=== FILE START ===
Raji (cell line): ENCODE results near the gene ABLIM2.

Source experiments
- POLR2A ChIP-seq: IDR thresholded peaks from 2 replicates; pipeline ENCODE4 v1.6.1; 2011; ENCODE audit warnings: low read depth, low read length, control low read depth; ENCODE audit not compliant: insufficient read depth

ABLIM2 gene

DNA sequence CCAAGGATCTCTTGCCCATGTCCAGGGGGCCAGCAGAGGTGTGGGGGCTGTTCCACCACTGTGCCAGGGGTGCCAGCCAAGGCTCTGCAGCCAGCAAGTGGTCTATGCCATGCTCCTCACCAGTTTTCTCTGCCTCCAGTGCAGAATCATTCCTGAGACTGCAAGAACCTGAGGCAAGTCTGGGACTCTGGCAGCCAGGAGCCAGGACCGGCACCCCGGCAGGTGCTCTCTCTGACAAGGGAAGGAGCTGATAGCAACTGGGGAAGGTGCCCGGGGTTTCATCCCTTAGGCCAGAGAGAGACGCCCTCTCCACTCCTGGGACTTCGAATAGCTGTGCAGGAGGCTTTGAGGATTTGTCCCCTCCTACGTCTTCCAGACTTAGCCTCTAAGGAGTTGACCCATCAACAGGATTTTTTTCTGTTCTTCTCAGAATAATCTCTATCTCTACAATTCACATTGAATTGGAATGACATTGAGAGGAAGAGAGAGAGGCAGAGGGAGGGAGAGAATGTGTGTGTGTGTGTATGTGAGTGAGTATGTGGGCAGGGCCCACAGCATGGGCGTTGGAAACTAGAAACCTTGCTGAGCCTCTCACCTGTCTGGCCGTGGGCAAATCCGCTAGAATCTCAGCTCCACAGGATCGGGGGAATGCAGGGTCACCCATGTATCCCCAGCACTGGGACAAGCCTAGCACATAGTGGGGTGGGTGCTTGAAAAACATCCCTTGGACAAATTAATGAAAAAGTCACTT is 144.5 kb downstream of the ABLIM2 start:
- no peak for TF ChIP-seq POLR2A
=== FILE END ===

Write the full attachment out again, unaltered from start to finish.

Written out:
Raji (cell line): ENCODE results near the gene ABLIM2.

Source experiments
- POLR2A ChIP-seq: IDR thresholded peaks from 2 replicates; pipeline ENCODE4 v1.6.1; 2011; ENCODE audit warnings: low read depth, low read length, control low read depth; ENCODE audit not compliant: insufficient read depth

ABLIM2 gene

DNA sequence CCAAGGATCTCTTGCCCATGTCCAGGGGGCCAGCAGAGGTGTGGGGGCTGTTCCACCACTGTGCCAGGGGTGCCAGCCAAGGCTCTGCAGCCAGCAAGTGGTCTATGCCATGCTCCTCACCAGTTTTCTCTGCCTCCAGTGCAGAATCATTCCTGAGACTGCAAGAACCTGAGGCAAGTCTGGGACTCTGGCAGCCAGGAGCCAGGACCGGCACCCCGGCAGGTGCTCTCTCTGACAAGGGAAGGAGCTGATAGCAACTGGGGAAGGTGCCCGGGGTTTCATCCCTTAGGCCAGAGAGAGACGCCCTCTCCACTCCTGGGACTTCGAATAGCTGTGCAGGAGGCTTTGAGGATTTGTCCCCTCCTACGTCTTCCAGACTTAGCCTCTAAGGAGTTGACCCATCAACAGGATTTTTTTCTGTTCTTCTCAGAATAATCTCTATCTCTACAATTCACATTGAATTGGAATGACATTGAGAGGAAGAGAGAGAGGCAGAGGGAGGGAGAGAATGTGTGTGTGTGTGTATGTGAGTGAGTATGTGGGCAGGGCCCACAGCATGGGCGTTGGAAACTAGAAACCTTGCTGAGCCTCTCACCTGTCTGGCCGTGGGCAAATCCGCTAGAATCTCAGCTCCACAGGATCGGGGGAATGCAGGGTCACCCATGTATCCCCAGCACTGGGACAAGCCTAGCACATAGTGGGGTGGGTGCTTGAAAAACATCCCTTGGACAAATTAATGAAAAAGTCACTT is 144.5 kb downstream of the ABLIM2 start:
- no peak for TF ChIP-seq POLR2A